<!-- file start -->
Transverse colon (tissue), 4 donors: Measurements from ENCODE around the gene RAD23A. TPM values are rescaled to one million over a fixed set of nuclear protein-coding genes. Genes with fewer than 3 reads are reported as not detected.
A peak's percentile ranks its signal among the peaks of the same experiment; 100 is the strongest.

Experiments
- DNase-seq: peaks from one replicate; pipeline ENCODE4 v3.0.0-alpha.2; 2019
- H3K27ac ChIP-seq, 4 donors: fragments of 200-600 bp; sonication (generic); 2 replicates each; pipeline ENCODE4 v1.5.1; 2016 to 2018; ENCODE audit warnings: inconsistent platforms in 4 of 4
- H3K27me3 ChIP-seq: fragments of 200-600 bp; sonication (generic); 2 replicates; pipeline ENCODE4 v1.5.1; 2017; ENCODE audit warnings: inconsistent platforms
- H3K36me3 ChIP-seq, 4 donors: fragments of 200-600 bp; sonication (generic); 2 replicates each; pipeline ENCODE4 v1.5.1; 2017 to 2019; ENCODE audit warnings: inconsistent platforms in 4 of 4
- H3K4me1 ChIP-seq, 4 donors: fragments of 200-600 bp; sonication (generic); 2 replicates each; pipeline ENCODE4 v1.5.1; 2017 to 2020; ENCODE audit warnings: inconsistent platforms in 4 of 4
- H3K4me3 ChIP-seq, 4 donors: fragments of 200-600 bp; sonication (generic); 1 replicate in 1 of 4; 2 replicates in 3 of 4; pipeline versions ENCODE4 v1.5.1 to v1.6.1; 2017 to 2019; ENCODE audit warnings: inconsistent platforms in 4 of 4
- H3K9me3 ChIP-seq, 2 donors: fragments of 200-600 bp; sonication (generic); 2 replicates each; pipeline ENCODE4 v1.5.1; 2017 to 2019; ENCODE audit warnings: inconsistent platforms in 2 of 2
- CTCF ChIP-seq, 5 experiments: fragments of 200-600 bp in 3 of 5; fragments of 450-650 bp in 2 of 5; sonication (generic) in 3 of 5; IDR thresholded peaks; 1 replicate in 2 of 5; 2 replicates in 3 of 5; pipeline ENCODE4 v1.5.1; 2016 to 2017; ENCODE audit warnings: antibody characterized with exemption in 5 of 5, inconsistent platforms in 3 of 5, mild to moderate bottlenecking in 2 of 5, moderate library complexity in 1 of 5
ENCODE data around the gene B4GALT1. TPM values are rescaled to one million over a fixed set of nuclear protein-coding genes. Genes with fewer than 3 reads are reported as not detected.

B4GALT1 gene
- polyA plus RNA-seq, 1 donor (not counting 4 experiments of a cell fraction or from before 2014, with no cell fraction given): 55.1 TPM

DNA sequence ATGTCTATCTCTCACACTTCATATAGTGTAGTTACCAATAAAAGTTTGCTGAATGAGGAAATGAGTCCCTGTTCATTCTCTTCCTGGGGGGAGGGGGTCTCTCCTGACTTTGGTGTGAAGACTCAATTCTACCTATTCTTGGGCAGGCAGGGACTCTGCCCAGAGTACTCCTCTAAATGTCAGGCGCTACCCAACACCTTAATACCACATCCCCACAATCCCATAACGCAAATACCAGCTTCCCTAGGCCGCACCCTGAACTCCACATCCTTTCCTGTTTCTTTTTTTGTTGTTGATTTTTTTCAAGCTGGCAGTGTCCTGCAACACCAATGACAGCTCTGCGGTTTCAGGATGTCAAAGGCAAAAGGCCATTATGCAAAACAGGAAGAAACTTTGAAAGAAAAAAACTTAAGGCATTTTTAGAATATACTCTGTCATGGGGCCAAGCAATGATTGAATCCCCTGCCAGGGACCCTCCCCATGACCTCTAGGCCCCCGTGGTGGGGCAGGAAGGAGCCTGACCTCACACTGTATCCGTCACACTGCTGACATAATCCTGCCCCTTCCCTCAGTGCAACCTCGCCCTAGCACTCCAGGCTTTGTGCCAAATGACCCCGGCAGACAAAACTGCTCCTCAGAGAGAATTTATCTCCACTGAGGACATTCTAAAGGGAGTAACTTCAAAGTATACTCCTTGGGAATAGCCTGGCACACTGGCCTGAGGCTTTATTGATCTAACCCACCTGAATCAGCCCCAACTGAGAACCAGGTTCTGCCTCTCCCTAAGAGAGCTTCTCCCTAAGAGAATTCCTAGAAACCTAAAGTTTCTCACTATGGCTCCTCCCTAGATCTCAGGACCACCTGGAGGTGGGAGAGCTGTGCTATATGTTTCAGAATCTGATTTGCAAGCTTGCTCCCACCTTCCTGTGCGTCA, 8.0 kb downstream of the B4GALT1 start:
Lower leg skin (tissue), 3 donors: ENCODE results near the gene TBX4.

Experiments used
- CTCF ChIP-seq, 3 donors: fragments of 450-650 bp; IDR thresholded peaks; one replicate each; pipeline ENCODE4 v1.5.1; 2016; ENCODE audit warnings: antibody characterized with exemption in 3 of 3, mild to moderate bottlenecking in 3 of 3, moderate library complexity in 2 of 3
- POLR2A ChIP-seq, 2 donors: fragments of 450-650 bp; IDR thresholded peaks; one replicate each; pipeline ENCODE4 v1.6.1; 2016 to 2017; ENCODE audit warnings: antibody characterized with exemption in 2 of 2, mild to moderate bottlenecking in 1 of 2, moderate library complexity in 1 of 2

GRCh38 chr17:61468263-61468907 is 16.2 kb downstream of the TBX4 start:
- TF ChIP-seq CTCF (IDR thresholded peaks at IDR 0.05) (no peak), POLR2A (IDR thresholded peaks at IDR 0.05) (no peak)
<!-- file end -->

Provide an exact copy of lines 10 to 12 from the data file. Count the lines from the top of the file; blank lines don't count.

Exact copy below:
- H3K9me3 ChIP-seq, 2 donors: fragments of 200-600 bp; sonication (generic); 2 replicates each; pipeline ENCODE4 v1.5.1; 2017 to 2019; ENCODE audit warnings: inconsistent platforms in 2 of 2
- CTCF ChIP-seq, 5 experiments: fragments of 200-600 bp in 3 of 5; fragments of 450-650 bp in 2 of 5; sonication (generic) in 3 of 5; IDR thresholded peaks; 1 replicate in 2 of 5; 2 replicates in 3 of 5; pipeline ENCODE4 v1.5.1; 2016 to 2017; ENCODE audit warnings: antibody characterized with exemption in 5 of 5, inconsistent platforms in 3 of 5, mild to moderate bottlenecking in 2 of 5, moderate library complexity in 1 of 5
ENCODE data around the gene B4GALT1. TPM values are rescaled to one million over a fixed set of nuclear protein-coding genes. Genes with fewer than 3 reads are reported as not detected.